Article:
The markets rebounded from a strong deficit to close mostly positive but although the Dow tried hard the -15% loss in Dow component Cisco was too much to overcome.
The big news for the day was of course the Cisco earnings disaster and the anticipation for Hosni Mubarak to step down in Egypt. Cisco was crushed after a really poor earnings report on Wednesday night. Cisco reported a decline in earnings and issued revenue guidance for the next two quarters at the high end of Wall Street estimates. Cisco said margins were being squeezed by increased competition and lower margin routing and switching platforms. Revenue was also being pressured by lower prices on newer generations of equipment. High-speed networks are becoming so common the gear required for these networks is being commoditized at a lower price point. Competitors are making strong inroads into Cisco's prior areas of dominance. For instance switching sales have been down for three consecutive quarters Sales were down -8.9% in Q4.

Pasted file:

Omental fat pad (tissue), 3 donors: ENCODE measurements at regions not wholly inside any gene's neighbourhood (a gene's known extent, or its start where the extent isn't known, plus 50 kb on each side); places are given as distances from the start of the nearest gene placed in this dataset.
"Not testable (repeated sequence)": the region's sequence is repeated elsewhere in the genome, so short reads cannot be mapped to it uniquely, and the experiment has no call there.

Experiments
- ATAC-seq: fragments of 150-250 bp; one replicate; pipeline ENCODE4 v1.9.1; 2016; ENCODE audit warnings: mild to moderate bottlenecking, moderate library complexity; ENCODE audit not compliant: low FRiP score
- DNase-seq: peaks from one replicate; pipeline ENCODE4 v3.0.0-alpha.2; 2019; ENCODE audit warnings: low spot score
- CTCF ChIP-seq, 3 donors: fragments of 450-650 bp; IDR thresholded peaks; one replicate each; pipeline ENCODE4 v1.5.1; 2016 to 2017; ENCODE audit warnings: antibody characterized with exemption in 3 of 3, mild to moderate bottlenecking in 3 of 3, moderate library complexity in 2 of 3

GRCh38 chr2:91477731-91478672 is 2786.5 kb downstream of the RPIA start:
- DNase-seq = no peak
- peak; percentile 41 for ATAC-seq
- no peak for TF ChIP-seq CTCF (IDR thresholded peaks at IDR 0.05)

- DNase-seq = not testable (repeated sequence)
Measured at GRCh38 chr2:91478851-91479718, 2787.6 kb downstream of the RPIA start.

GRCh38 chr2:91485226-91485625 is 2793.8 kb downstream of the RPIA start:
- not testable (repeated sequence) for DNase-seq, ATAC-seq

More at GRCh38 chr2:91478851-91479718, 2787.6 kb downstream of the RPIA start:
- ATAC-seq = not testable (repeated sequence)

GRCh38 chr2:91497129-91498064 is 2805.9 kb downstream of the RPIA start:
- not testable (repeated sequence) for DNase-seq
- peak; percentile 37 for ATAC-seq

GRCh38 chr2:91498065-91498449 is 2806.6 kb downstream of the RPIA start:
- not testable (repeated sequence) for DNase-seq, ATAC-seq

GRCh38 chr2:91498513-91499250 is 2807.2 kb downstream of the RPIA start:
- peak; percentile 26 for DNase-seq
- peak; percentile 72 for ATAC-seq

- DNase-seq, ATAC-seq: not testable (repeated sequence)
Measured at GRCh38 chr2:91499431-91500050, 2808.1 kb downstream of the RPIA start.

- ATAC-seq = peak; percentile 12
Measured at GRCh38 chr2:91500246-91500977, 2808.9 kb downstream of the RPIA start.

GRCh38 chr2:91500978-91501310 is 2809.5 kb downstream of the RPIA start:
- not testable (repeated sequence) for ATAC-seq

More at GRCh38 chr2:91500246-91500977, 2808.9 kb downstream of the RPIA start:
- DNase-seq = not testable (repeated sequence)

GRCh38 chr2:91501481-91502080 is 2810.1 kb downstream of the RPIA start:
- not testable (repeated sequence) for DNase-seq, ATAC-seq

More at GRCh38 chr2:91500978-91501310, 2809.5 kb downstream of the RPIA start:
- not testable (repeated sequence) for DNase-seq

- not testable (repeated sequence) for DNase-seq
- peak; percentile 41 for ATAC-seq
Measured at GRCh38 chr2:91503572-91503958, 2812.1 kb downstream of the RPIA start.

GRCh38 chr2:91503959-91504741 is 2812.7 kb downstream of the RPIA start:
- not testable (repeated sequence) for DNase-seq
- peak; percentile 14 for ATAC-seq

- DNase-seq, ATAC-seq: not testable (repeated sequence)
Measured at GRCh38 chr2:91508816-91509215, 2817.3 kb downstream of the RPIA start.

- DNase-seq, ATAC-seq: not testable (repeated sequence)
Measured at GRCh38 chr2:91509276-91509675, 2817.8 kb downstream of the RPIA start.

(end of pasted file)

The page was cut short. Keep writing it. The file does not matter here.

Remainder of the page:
This is the second quarter that Cisco strongly disappointed investors and it does not appear the trend is going to change in the near future. Cisco was collecting analyst downgrades faster than Hosni Mubarak is creating enemies. Stifel Nicolaus and Piper Jaffray both lowered ratings from buy to hold but they were not alone.
The market waited all day as rumors from Egypt suggested Mubarak would resign in a speech late in the afternoon Eastern Time. When that speech finally came at the close he refused to step down and said he refuses to be dictated to by others. This is not going to set well with demonstrators and the protests on Friday, already planned to be the biggest yet, could turn very ugly. The military appeared to be planning for trouble as they strung barbed wire around government buildings in Cairo and moved in additional tanks and armored vehicles. The military could be preparing to breakup the demonstrations by force and the prospects for Friday are grim.